Military spending

When many people think of Reagan, the first thing that comes to mind is his legendary “tear down these walls ” speech and the collapse of the Soviet empire. Some would say the Soviet collapse was accelerated by Reagan’s military buildup, including the Star Wars program. But, remember, Reagan stepped into office during a post-Vietnam military drawdown that began with the Carter administration. By the time Reagan completed his second term, he had expanded the U.S. military budget by a staggering 43 percent over what the country had spent during the height of the Vietnam War!

Today, coming out of the post-9/11 war on terror, it’s a very different story. President Bush II ramped up military spending to $700 billion from $400 billion during his term and it was not until President Obama’s second term that we started to see a decline in military spending. Now it looks we’re going the other way (again). Trump wants more military personnel, more ships, more aircraft and enough Marines to fight two wars. But, he wants the money to come from “cuts in waste.”  When it comes to government spending, cutting waste is much easier said than done.

National defense spending: Carter to Obama Administrations

Source: Third Way

Now let’s  take a look at the financial markets of three decades ago compared to today.

Stock market valuation: 1981 vs. today

In 1981, Reagan’s inaugural year in office, the price-to-earnings (P/E) ratio of the S&P 500 Index was a historically low 9. By contrast, the market’s P/E ratio is about 26 today. Reagan entered office during the final phase of a secular bear market that began in 1966. By August 1982, the Dow had closed at its secular low of 776. Following a 1981-1982 recession, Reagan’s economy grew at a real rate of 16 percent. Compare that to today when real U.S. growth is plodding along at a paltry 2 percent almost a decade after the Great Recession.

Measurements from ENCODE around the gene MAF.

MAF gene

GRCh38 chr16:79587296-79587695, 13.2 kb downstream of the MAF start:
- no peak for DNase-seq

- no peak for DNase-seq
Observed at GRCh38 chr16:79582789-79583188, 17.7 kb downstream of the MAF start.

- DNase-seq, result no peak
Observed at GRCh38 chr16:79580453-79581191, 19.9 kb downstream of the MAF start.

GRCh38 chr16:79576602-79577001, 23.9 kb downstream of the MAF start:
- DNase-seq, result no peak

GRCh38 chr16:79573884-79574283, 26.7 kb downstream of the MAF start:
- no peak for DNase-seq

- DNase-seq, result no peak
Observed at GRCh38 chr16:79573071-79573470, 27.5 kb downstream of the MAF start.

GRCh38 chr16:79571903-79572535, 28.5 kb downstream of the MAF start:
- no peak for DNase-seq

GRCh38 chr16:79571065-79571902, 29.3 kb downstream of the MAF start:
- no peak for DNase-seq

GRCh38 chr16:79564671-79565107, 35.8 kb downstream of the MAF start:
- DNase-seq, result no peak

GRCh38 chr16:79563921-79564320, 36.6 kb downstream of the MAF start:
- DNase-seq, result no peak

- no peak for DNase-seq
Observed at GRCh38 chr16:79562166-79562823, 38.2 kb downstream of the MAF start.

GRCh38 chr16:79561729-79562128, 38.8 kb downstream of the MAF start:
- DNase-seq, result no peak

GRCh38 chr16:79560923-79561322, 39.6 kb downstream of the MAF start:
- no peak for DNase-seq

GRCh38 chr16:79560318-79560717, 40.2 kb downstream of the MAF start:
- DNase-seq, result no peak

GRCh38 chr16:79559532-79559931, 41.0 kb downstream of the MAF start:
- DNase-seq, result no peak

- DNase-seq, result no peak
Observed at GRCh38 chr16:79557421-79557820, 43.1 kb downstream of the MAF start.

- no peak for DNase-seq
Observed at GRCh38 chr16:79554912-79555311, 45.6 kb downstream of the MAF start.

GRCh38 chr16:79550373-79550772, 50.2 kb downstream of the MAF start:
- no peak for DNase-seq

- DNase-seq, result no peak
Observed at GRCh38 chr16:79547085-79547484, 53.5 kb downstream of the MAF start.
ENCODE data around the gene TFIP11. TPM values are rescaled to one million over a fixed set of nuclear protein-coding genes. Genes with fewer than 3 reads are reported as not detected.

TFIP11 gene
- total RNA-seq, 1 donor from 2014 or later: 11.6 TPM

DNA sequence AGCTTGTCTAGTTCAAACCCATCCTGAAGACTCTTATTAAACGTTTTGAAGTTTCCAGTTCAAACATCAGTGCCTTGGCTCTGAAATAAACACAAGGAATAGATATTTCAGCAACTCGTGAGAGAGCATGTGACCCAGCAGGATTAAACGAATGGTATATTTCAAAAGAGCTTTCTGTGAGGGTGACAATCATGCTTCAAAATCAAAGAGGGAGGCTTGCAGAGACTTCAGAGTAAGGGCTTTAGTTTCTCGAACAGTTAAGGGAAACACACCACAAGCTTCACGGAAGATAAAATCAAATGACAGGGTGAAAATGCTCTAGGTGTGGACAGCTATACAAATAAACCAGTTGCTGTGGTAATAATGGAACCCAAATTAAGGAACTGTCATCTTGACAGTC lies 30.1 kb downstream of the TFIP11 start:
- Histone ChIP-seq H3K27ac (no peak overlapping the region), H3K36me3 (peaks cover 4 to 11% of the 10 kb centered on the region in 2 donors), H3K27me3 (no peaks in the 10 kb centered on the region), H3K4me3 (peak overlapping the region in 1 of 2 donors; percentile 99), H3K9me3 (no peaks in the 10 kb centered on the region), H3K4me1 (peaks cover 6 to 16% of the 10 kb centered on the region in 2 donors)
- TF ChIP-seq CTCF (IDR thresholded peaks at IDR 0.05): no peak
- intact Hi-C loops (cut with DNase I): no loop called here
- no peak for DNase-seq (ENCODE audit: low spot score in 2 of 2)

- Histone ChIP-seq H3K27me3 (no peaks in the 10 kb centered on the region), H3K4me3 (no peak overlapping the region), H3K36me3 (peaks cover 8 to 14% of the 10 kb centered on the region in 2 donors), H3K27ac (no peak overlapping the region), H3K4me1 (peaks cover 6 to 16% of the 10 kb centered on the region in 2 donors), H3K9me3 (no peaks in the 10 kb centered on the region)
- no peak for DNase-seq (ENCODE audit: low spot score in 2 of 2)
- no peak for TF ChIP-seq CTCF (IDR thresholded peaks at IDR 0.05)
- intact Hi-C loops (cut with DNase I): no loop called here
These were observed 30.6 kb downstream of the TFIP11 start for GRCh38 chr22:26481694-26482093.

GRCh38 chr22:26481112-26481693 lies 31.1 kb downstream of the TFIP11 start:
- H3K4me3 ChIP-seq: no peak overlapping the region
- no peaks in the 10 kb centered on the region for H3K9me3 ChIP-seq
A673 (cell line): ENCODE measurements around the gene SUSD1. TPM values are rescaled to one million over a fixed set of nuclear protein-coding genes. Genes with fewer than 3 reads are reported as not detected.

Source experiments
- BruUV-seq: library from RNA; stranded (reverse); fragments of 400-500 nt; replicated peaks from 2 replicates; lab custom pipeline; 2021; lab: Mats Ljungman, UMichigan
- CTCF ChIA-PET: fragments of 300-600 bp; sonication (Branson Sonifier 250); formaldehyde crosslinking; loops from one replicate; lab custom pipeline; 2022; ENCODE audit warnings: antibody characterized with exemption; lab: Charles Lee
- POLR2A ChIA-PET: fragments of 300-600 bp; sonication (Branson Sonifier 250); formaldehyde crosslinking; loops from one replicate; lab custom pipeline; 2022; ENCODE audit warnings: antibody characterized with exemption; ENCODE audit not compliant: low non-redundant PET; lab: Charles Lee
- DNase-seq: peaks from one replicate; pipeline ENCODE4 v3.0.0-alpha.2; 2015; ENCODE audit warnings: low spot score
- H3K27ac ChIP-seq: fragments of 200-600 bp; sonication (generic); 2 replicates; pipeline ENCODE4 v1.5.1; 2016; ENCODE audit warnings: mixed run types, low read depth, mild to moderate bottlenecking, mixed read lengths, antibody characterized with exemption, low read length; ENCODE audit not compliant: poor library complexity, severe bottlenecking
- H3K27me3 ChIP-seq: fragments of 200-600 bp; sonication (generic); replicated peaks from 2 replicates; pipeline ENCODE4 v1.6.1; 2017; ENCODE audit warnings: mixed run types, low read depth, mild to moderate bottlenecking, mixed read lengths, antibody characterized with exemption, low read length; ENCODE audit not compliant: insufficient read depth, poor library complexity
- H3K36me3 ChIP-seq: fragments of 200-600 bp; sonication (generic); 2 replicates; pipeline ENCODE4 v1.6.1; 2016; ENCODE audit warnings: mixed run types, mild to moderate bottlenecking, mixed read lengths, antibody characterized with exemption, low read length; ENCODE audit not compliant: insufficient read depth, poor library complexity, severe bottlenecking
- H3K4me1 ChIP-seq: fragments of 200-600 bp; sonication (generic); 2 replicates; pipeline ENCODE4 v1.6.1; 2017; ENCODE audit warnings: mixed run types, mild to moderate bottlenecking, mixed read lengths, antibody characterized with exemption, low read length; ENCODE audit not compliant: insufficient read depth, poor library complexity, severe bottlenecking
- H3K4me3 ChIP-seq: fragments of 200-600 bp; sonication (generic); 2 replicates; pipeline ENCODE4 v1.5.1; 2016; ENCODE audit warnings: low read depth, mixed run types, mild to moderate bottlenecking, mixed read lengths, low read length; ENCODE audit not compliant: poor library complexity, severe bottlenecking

With the stock market at its all-time high and the economy in slow-growth mode, is there still a relationship between the economy and the markets? Well, investing guru, Warren Buffet, uses a ratio comparing the economy (as measured by GDP) to the stock market capitalization to determine whether or not the stock market is overvalued . A ratio used to determine if a stock market is overvalued or undervalued. It is equal to stock market capitalization divided by gross domestic product times 100. The result of this calculation is the percent of GDP represented by stock market capitalization. A result of over 100 percent is a sign the market is overvalued. A result of 50 percent or less is a sign the market is undervalued. This shows the drastically different valuation during the two Presidents inaugural years.

Read more: http://www.investorwords.com/18956/stock_market_capitalization_to_GDP_ratio.html#ixzz4T2Wn57Ol

In 1981 Market Cap to GDP was 32%…Today it’s 120%.

www.dougshort.com

Interest rates

When Reagan was elected, we were coming out of the 1970s when interest rates were a sky-high 20 percent and the big hammer Paul Volcker  was just running out of ammo on the upside. Fast forward to today with rates bottoming near 2 percent. This is especially important because the overall debt in the U.S. economy was on a 30 year downtrend since the end of World War II when Reagan took office.